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#1 PhilT

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Posted 22 June 2011 - 01:50 AM

I'm new here, seeking some wisdom. Just enrolled in an LXX class on 1 Samuel. I have Rahlf's text of the LXX, both tagged and untagged (course requirement). What I would like to know, is: is there an apparatus available for the Rahlf's text. If not, is there one on the net freely available? How do the Sweete and Cambridge apparati compare with the Rahlf's apparati? Thanks for your assistance

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#2 Helen Brown

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Posted 22 June 2011 - 04:35 AM

Welcome to Accordance, Phil.

We hope to offer Rahlf's apparatus, still working with the German Bible Society on that. Swete apparatus is rather basic but covers the entire LXX. Cambridge is much more in depth, but was never completed, and we don't yet have all that there is. Here is the description from the website:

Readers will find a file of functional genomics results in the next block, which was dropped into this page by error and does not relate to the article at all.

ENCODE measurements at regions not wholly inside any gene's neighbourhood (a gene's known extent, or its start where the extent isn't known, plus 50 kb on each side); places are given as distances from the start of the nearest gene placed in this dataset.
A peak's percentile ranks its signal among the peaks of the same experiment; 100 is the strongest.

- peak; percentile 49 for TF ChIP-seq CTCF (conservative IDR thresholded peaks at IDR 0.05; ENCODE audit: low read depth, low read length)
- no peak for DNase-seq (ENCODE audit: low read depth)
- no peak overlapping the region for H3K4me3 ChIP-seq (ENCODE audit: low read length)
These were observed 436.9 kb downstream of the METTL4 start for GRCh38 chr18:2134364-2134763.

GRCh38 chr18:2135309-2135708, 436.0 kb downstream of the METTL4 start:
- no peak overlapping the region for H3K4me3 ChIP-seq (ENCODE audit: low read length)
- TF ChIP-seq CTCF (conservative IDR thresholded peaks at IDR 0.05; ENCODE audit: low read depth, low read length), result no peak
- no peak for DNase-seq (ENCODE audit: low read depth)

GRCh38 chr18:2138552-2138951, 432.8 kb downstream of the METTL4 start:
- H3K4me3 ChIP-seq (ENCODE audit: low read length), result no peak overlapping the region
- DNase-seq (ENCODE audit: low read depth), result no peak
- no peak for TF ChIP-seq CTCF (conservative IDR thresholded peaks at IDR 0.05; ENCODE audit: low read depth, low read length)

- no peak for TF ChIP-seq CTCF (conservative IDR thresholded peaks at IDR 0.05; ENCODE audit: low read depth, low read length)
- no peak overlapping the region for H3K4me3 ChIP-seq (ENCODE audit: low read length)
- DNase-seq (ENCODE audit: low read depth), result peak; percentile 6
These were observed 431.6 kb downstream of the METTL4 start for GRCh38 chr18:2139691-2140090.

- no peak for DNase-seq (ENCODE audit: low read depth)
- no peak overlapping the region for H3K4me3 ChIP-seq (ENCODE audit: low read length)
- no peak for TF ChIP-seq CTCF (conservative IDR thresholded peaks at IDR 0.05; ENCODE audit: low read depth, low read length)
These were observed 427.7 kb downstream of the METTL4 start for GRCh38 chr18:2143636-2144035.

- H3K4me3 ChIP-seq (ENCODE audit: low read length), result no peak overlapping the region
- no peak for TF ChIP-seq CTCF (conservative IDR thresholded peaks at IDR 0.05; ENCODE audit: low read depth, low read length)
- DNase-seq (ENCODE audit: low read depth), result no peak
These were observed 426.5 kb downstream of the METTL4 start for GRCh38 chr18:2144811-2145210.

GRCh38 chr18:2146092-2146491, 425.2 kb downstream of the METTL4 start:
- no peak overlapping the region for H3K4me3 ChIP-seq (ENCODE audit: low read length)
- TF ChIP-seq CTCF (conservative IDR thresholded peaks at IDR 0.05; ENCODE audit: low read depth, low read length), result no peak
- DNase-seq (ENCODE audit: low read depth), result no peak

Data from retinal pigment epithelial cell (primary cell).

The Larger Cambridge Septuagint is an older critical edition begun in 1906 and edited by Alan E. Brooke, Norman McLean, and Henry St John Thackeray. The text is a diplomatic text, reproducing Codex Vaticanus with a critical apparatus of variant readings from other manuscripts. The series is incomplete since publication ceased in 1940 after completion of Genesis through Esther together with 1 Esdras, Judith, and Tobit. Like the Göttingen Septuagint there are two apparatuses, for the Greek text and for hexaplaric variants.

The Accordance module currently covers Volumes I and II. This includes Genesis to Ruth, 1-4 Kingdoms, 1-2 Chronicles, 1Esdras, Ezra, and Nehemiah. It can conveniently be used together with the morphologically tagged Swete text. Additional books will be included in the future.

So it will include your 1Samuel and would probably be a good choice for you.